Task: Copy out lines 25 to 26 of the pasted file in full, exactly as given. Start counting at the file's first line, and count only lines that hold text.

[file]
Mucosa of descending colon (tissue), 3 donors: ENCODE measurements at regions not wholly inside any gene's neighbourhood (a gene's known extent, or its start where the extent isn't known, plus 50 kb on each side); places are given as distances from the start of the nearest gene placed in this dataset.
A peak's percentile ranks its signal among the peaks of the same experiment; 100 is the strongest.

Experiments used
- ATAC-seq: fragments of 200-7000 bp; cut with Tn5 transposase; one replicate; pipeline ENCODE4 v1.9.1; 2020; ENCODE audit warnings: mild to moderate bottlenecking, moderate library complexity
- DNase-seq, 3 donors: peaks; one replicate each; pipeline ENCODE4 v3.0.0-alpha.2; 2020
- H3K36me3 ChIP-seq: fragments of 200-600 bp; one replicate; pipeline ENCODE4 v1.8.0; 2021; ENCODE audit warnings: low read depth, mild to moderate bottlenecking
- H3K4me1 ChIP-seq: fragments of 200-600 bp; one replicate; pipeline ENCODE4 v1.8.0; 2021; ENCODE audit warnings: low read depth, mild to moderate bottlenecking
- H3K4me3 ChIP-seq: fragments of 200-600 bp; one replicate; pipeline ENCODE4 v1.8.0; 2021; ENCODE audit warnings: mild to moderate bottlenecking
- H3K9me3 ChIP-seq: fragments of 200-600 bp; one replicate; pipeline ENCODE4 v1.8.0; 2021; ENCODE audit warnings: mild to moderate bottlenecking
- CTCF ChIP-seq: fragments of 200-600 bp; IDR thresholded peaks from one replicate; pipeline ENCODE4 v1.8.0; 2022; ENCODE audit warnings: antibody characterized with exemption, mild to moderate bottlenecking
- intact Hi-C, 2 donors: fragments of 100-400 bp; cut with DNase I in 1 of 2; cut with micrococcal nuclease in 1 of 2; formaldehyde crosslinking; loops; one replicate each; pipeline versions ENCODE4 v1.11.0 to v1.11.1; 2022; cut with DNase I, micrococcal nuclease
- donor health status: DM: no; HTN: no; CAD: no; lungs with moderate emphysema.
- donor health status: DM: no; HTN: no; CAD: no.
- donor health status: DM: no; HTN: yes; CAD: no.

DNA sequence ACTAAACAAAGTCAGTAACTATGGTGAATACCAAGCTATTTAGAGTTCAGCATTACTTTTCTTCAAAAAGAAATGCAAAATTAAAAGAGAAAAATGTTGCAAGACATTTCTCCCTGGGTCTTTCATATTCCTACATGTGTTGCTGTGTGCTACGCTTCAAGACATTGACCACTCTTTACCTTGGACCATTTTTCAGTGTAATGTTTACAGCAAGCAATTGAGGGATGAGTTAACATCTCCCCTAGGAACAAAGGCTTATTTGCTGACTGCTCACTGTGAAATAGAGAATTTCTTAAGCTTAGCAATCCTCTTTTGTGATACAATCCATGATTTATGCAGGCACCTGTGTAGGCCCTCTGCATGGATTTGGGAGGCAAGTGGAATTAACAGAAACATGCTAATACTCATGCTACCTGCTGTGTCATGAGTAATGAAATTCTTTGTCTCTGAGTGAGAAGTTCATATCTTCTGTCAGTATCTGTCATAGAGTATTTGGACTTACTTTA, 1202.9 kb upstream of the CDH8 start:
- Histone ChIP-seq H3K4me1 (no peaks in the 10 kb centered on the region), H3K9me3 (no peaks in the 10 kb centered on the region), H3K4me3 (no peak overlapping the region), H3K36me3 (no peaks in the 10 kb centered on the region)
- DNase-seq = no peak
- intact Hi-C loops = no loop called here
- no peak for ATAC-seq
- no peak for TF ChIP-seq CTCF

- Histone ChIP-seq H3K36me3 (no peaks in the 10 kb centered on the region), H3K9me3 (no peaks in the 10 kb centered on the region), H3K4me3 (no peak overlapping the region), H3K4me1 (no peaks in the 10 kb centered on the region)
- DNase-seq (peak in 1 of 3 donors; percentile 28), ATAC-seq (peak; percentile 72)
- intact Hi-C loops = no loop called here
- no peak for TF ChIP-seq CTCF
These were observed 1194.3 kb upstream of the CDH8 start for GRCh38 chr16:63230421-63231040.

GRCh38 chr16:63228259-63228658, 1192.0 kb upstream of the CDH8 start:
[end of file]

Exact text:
These were observed 1194.3 kb upstream of the CDH8 start for GRCh38 chr16:63230421-63231040.

GRCh38 chr16:63228259-63228658, 1192.0 kb upstream of the CDH8 start: